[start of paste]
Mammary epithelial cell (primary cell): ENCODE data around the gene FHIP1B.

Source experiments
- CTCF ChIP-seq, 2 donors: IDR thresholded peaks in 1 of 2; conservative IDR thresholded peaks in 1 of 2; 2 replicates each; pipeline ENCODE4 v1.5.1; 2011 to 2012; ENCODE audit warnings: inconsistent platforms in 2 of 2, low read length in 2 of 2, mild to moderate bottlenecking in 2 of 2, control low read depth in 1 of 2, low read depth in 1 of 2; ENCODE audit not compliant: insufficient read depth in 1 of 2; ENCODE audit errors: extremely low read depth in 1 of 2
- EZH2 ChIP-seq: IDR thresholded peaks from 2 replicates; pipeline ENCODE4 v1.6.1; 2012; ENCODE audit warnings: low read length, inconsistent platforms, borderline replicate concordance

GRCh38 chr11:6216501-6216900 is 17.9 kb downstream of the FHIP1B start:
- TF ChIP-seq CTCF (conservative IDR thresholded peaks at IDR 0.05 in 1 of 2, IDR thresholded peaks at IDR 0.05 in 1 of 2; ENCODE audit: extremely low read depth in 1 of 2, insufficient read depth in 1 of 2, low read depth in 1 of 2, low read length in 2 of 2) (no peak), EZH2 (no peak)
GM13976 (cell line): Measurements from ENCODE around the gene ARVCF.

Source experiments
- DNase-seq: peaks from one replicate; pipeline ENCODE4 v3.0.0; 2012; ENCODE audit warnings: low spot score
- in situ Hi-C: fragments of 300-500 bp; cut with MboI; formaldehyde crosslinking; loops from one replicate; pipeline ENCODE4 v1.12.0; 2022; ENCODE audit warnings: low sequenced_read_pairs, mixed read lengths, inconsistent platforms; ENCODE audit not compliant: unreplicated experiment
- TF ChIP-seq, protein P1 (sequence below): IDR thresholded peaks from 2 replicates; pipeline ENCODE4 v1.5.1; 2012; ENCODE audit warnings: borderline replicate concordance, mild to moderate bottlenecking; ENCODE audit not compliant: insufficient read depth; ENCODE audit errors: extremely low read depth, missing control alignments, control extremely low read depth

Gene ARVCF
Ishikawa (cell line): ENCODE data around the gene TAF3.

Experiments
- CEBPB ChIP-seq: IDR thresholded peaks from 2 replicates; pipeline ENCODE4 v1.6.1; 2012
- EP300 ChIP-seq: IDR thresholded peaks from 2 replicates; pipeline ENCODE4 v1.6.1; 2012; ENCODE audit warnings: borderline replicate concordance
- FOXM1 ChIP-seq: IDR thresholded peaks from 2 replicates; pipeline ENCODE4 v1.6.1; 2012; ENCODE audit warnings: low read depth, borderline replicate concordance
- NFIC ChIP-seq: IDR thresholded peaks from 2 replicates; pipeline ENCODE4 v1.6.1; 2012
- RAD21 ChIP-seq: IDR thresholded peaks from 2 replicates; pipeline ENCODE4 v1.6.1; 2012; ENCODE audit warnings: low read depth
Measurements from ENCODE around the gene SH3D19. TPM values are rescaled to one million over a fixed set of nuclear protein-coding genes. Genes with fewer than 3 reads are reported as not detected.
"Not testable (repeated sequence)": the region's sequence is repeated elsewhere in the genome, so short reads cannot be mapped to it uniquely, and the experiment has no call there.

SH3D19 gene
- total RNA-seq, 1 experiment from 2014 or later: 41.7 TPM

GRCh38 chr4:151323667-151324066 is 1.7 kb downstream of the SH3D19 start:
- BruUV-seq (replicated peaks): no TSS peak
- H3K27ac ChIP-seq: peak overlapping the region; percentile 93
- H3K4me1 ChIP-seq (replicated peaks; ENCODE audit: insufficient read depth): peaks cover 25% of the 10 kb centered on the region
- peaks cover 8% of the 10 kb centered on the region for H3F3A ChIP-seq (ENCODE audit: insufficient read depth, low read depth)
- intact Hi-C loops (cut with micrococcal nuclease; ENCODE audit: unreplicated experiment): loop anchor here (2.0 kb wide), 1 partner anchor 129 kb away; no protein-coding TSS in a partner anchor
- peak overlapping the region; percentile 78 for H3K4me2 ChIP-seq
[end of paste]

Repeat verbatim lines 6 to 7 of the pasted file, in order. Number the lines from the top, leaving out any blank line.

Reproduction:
- TF ChIP-seq CTCF (conservative IDR thresholded peaks at IDR 0.05 in 1 of 2, IDR thresholded peaks at IDR 0.05 in 1 of 2; ENCODE audit: extremely low read depth in 1 of 2, insufficient read depth in 1 of 2, low read depth in 1 of 2, low read length in 2 of 2) (no peak), EZH2 (no peak)
GM13976 (cell line): Measurements from ENCODE around the gene ARVCF.